After potting, water thoroughly and keep evenly moist thereafter. If the plant is an evergreen, or a deciduous plant with leaves, keep it shaded from hot sun until it is well established. In very hot and dry spells frequent syringing with a fine mist will be very beneficial.


The soil, method of potting and after care are same for repotting as for potting, but one or two things need to be considered.

Repotting bonsai does not necessarily mean transferring to a larger container, as this may promote too much growth. For bonsai which are not in the very early stages of training the same container may be used with partly new soil. If the specimen is in need of rejuvenating, it is advisable to remove all old soil from the roots and replace it with fresh compost. Fast growing plants, including most deciduous trees and shrubs, need repotting every year; slower growing plants, including most conifers, may need repotting only every two or three years. Bonsai that are pot bound, or those that give indications that the soil is sour or too hard packed and airless, must be repotted as soon as these points are noticed, but the best time to do this work is undoubtedly just before the season’s growth starts.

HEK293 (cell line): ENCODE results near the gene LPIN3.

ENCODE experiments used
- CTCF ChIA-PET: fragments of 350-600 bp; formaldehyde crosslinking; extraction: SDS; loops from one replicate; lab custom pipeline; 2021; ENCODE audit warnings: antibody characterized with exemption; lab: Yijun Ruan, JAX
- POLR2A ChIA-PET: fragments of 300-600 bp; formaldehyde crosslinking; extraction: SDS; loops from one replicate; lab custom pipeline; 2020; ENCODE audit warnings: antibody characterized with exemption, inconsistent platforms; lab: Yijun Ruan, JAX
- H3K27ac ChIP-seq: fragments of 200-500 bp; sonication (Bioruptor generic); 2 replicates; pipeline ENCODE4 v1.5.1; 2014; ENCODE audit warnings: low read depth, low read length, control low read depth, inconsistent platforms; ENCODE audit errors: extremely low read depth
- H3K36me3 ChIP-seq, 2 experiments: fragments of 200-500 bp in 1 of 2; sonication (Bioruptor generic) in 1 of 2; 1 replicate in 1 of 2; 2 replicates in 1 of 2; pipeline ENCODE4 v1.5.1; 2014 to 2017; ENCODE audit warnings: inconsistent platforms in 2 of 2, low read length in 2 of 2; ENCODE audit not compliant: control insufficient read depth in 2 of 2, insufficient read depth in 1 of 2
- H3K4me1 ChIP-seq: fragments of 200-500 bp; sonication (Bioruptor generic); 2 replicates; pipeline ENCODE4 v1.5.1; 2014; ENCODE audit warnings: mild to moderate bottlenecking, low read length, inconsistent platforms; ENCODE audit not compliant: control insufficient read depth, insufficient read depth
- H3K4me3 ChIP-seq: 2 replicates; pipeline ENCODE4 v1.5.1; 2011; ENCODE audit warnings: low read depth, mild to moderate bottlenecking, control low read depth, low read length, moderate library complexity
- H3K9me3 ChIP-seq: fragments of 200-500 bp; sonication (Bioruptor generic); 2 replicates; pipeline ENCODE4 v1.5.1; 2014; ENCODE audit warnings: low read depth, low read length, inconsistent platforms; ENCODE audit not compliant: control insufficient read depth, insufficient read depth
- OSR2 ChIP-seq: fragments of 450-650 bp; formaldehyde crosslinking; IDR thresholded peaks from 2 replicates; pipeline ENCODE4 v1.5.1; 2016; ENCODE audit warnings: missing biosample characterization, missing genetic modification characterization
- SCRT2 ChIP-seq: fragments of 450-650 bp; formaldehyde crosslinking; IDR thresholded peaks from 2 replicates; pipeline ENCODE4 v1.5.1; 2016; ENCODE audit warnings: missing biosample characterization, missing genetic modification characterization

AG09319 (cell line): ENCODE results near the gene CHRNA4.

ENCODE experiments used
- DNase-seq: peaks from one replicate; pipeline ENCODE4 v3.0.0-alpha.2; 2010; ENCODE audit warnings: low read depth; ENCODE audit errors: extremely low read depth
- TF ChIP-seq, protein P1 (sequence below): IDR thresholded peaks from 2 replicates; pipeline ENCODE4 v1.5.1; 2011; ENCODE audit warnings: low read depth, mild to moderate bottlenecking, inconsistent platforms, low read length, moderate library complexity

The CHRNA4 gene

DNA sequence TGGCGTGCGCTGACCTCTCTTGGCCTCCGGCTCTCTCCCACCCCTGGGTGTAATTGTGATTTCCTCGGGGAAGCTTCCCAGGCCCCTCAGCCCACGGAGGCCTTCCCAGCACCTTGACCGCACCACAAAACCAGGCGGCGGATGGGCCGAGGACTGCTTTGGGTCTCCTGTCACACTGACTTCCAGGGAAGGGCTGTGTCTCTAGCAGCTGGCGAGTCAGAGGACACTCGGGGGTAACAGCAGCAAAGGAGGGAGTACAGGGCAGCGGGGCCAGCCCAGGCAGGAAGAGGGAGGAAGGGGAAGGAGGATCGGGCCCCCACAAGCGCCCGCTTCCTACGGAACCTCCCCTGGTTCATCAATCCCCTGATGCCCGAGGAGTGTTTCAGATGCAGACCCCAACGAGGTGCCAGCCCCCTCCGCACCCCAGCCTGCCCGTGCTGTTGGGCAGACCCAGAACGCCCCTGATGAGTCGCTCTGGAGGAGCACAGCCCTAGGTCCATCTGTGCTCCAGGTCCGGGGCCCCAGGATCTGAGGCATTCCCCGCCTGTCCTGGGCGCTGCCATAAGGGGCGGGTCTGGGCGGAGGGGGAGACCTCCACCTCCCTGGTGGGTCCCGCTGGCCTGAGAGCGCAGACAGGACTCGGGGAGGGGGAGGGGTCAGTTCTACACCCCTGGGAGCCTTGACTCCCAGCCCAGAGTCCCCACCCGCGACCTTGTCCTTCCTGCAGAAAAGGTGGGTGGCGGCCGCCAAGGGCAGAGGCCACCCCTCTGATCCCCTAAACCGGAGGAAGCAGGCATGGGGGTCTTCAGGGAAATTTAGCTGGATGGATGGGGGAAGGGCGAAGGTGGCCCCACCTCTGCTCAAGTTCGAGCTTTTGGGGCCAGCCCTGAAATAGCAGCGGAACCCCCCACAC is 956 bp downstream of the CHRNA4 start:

When repotting is to be done, the plant should be watered a few hours beforehand so that the soil has drained before the removal of the container. This is done by holding the stem between the fingers of the left hand and then turning the container upside down and giving it a sharp tap on the potting bench or table.

First of all remove all old drainage material and then about one third of the old soil, mostly from the bottom, but also a little of the original surface soil. It may be necessary to use a pointed stick, similar to a chopstick, to remove the soil from between some of the roots. Any long roots exposed should next be trimmed with a sharp knife or secateurs, to leave about a one inch space between them and side of the container, which will be filled with the fresh compost.

The actual method of repotting is as for potting and similar drainage must be provided. It is most important to report the specimen at the same depth as before. After repotting, water the plant and keep it in a cool shady place, taking care not to overwater it as the roots will not be very active until they have re-established themselves; syringing in hot weather will help the plant to recover from the disturbance. Any necessary pruning or wiring is best postponed until the following year so that the plant suffers no further setbacks, unless it starts into very rigorous growth during the summer.